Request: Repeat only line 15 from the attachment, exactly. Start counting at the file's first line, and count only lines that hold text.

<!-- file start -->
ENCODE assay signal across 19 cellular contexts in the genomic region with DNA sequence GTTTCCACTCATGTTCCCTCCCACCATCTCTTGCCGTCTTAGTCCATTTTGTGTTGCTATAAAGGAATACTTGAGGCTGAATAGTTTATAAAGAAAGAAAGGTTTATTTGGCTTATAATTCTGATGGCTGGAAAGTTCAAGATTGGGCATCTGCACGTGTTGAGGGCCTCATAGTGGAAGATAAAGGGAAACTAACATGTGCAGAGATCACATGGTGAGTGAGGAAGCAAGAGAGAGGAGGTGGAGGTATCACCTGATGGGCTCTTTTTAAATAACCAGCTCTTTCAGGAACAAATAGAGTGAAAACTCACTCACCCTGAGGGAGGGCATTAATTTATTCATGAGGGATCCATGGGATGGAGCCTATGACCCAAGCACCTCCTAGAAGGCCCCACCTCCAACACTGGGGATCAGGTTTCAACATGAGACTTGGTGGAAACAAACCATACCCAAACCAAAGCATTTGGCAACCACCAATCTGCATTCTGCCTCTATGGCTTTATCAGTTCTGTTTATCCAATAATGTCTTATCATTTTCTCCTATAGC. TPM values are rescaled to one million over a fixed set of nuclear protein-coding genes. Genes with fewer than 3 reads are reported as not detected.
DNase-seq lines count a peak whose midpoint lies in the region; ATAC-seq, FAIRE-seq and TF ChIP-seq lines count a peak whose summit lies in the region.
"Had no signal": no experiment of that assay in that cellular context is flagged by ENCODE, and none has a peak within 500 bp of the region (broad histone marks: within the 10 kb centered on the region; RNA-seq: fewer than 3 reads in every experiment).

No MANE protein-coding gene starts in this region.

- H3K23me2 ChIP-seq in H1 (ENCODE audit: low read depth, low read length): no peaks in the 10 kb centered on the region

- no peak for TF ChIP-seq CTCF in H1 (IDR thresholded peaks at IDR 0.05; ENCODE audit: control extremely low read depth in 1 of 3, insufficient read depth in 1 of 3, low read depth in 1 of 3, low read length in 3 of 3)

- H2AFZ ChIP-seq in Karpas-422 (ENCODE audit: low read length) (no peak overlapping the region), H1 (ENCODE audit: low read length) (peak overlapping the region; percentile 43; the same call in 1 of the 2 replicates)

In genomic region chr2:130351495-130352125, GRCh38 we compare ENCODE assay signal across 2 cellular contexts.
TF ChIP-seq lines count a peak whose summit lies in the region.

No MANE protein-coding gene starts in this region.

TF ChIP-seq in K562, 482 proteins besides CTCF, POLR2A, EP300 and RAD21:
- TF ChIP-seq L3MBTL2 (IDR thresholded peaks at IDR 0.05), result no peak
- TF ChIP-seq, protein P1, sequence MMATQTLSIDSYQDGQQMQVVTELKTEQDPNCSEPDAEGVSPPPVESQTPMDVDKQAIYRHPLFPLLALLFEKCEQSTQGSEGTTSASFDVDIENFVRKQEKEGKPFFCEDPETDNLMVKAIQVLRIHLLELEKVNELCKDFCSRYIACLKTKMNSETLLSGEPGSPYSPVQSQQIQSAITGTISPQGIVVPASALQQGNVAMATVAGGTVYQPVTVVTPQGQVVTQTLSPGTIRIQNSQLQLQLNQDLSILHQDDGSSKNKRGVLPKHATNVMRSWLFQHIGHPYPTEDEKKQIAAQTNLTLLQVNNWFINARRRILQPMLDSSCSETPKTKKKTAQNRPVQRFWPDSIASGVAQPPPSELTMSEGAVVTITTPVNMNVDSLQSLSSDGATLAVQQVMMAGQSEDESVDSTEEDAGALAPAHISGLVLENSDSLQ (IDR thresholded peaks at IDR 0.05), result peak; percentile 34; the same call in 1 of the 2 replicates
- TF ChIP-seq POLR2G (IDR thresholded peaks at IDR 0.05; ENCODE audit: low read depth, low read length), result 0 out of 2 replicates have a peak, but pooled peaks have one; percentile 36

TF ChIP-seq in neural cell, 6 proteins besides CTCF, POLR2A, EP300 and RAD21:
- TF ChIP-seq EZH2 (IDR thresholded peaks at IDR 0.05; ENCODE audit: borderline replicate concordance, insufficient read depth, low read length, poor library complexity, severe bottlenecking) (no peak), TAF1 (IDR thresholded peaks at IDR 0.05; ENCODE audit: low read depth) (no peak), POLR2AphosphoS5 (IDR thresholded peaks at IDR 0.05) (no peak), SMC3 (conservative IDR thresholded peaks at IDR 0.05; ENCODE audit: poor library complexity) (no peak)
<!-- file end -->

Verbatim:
TF ChIP-seq in neural cell, 6 proteins besides CTCF, POLR2A, EP300 and RAD21: